Me neither. But I have a good excuse. There are still leftovers (half a pumpkin pie!) to dispense with.
Then in a few weeks, we have Christmas cookies and gift basket goodies and wine toasts and eggnog cheer.
So why not wait until the new year, when everybody resolves to lose that holiday poundage, along with the love handles we added the other 10 months? Yeah, check back here at the ol' blog in January.
Actually, the hubby and I were relatively restrained yesterday. We stuffed our turkey instead of ourselves.
Well, we didn't really stuff our turkey. This Thanksgiving, as most of the 27 we've shared, there were only the two of us. That's not necessarily bad.
With no one else around, we get to stay in our PJs most of the day and there are no distractions during the annual Cowboys' game. (We're in the thrall of Romo Mania here!)
But I digress.
Since there are only two mouths to feed, we get a Butterball turkey breast roast; no bone, just white meat, less leftovers and no place for stuffing. No problem. I always make cornbread dressing, cooked in a separate pan.
Lots and lots of cornbread dressing from my grandmother's recipe, wonderful, as usual, thanks primarily to her kitchen prowess. We did, though, manage to pace ourselves and leave plenty of room for the pumpkin pie the hubby always makes.
So we're not in too bad of shape, at least not from this one holiday. But we'll have to be careful. Christmas is just a month away, and I make my Mum's sugar cookies with powdered sugar icing for that holiday.
Parceling out portions: In order to make it through that upcoming eating event, we're going to start watching our regular meals now. That's not a bad idea year round. I suspect that regular over eating, not simply consuming high-calorie foods or downing excessive meals a couple times a year, is what contributes to most of our weight issues.
Here's something that might help: a portion control chart. Go ahead and make jokes about me finding it on the AARP site. You just wait, whippersnappers. You'll be there sooner than you think!
The article discusses the difficulty of figuring out what a "normal" portion size is, although I can tell you that 3 Oreos are definitely not a portion to my way (weigh?) of thinking.
The AARP meal-time suggestion: Visualize your servings to get a good idea of what a recommended portion of food should look like. Some of the sizing comparisons are interesting.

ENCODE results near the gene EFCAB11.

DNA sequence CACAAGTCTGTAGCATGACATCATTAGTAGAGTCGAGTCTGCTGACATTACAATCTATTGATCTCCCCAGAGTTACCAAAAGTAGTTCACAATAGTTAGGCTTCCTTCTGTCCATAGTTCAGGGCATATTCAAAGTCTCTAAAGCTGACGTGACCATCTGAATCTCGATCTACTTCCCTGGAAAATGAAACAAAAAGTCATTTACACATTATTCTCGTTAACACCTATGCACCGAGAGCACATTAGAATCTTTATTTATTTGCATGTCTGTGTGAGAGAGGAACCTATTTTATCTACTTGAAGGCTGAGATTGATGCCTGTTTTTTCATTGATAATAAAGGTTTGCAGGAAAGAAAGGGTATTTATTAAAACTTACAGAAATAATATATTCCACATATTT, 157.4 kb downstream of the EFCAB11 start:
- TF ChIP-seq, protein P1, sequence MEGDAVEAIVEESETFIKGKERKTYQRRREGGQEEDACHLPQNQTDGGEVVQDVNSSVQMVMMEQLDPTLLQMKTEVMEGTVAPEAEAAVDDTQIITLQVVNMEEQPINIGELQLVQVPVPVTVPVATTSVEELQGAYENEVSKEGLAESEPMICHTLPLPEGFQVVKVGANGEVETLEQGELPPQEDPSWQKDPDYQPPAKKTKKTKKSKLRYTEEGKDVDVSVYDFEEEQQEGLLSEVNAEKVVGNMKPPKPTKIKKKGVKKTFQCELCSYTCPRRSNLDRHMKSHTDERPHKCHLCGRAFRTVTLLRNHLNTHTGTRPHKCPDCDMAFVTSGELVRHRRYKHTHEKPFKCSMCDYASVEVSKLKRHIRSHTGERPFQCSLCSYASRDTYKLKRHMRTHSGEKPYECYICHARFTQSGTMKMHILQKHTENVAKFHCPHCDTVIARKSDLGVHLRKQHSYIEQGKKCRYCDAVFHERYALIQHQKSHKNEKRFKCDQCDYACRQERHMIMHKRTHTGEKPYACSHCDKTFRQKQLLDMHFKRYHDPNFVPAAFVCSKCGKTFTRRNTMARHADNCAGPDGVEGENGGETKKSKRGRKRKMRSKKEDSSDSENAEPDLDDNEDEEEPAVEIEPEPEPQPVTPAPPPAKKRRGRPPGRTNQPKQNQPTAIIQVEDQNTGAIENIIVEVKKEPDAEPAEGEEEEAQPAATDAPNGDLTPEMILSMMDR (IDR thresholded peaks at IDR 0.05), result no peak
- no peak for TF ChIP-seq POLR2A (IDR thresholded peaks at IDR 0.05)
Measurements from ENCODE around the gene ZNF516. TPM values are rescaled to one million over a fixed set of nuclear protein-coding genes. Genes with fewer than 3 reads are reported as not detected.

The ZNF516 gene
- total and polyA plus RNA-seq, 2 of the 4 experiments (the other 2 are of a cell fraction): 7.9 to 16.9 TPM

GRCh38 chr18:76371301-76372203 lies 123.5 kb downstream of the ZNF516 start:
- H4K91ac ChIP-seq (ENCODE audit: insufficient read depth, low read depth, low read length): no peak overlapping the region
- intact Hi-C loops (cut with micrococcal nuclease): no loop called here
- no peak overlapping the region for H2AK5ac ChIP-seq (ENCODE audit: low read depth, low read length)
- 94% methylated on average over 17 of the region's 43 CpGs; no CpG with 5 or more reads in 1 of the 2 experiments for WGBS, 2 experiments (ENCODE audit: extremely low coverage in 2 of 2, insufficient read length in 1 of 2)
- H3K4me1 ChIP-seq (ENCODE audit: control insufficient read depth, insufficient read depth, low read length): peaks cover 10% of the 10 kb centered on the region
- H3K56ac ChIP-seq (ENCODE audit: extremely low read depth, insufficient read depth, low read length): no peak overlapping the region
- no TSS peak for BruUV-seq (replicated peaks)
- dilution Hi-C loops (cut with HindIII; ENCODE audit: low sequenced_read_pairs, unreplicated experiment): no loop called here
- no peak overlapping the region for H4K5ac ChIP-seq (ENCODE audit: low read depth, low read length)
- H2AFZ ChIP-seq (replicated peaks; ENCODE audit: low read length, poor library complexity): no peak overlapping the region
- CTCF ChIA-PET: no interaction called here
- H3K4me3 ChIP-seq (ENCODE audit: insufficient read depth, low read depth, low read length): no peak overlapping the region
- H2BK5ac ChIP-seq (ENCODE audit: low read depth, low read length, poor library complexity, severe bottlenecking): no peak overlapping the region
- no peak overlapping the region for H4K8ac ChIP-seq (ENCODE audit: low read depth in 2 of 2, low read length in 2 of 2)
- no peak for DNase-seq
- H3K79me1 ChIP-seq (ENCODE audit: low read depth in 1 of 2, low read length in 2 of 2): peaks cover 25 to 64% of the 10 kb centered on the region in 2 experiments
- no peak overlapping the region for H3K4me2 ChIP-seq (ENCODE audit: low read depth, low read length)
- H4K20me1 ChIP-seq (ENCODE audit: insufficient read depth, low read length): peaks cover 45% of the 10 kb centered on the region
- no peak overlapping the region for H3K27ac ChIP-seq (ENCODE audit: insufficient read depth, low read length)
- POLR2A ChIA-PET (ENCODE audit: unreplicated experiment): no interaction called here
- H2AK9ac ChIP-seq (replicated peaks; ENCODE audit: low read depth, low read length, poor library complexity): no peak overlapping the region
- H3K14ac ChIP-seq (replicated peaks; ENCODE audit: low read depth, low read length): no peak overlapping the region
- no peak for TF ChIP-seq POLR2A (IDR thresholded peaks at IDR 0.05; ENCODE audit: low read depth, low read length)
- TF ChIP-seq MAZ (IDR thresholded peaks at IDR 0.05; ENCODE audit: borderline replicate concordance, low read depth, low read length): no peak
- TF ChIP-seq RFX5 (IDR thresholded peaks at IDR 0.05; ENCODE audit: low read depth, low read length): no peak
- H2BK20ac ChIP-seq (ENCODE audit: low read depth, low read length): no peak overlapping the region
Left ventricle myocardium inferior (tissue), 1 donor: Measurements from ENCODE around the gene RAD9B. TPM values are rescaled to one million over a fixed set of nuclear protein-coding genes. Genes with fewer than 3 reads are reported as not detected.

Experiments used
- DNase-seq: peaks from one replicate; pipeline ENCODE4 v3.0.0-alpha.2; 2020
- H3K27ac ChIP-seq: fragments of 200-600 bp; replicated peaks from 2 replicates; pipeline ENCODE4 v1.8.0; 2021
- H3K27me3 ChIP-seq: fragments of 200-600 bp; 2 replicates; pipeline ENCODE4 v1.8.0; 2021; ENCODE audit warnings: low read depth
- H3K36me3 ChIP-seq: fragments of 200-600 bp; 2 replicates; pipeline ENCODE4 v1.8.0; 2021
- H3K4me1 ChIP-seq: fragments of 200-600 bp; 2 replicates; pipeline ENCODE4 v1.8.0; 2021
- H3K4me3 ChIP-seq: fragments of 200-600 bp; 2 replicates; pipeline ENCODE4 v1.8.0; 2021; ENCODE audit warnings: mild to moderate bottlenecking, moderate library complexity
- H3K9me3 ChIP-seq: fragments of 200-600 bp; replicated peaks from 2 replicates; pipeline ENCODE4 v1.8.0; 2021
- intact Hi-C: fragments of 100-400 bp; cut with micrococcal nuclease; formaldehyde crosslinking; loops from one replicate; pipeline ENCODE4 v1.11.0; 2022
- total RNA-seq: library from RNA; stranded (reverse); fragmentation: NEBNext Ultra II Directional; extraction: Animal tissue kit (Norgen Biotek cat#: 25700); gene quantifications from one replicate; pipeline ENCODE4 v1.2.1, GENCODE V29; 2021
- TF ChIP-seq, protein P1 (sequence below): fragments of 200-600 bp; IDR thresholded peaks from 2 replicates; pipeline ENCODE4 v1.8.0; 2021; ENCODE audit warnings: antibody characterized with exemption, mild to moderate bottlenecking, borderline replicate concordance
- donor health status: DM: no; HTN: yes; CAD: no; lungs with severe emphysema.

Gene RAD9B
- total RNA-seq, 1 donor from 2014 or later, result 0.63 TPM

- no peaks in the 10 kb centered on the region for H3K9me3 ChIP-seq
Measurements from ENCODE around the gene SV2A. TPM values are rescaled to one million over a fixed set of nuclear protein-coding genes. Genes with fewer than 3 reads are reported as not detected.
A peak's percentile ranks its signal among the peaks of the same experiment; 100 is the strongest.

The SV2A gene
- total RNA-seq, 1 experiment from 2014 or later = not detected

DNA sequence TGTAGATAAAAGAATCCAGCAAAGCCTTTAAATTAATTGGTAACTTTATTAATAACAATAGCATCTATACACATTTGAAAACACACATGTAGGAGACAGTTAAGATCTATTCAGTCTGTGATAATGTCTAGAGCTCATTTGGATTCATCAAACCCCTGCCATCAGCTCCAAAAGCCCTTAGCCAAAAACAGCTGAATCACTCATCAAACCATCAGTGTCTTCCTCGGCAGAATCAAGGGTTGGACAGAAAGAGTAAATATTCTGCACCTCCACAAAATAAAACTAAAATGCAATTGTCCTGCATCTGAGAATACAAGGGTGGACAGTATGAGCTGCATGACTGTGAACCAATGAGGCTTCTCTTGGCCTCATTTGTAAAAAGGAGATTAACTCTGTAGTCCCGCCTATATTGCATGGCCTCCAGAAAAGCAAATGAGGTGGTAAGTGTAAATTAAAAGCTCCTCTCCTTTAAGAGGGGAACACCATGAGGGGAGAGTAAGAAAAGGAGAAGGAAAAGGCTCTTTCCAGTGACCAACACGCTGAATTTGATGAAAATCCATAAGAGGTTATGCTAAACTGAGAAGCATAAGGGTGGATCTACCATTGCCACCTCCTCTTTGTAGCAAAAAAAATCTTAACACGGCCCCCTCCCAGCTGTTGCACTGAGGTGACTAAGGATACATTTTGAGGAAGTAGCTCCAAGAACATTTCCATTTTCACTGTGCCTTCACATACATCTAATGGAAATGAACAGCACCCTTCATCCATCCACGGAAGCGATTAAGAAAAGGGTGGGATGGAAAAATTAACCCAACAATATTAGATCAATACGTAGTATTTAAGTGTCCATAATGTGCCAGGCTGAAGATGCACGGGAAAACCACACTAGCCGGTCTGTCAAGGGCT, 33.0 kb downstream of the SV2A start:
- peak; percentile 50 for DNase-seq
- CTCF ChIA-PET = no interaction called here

A pancake should be the size of a CD. I hope that doesn't mean it should be that flat.
A slice of bread should be the size of a cassette tape. A cassette tape? Maybe it's just my locale, but I'm going with an 8-track tape, Texas Toast size slice! I'll cut back on something, anything, else instead! I promise.
Other portions are described as a deck of cards and stacked dice. Apparently this nutritionist has been on the Senior Citizen Center bus that makes regular runs to Las Vegas or Atlantic City.
Anyway, the basic advice is sound. Eating less means fewer calories. And that means reduced trips to the gym as well as a reduction in your waistline.
Counting calories: This Essence magazine article details the calorie, fat and carb counts for various traditional holiday munchables. If it persuades you to cut back, check out this MSNBC story that suggests alternatives to the usual Christmas buffet offerings.
You also can click on the following for recipes that promise low-calorie goodness, although to me, that's oxymoronic … .
And finally, the Food Network suggests 10 foods for better health. That's it. I'm not vain and persuaded by innumerable images of anorexic models. I just want to eat healthier. A much nicer spin to get me to a spinning class.
The IRS as personal trainer: The cost of weight-loss treatments are deductible, but only if the program is medically necessary. This means you need the treatment for what doctors call a morbidly obese condition, one that will kill you sooner rather than later without extreme intervention.
The tax break does cover the cost of some weight loss program fees and foods, but again, only when they are part of a doctor-prescribed regimen to help you fight conditions such as hypertension or heart disease.
The tax write-off does not apply to Weight Watchers, Jenny Craig, that grocery cart full of Lean Cuisine or the gym membership for those of us simply seeking help to take off 5 or 10 or a few more pounds, especially after holiday indulging.
And remember, eligible treatments count toward the itemized medical expenses that must exceed 7.5 percent of your adjusted gross income before you can deduct them. You can find full details on medical deductions in IRS Publication 502.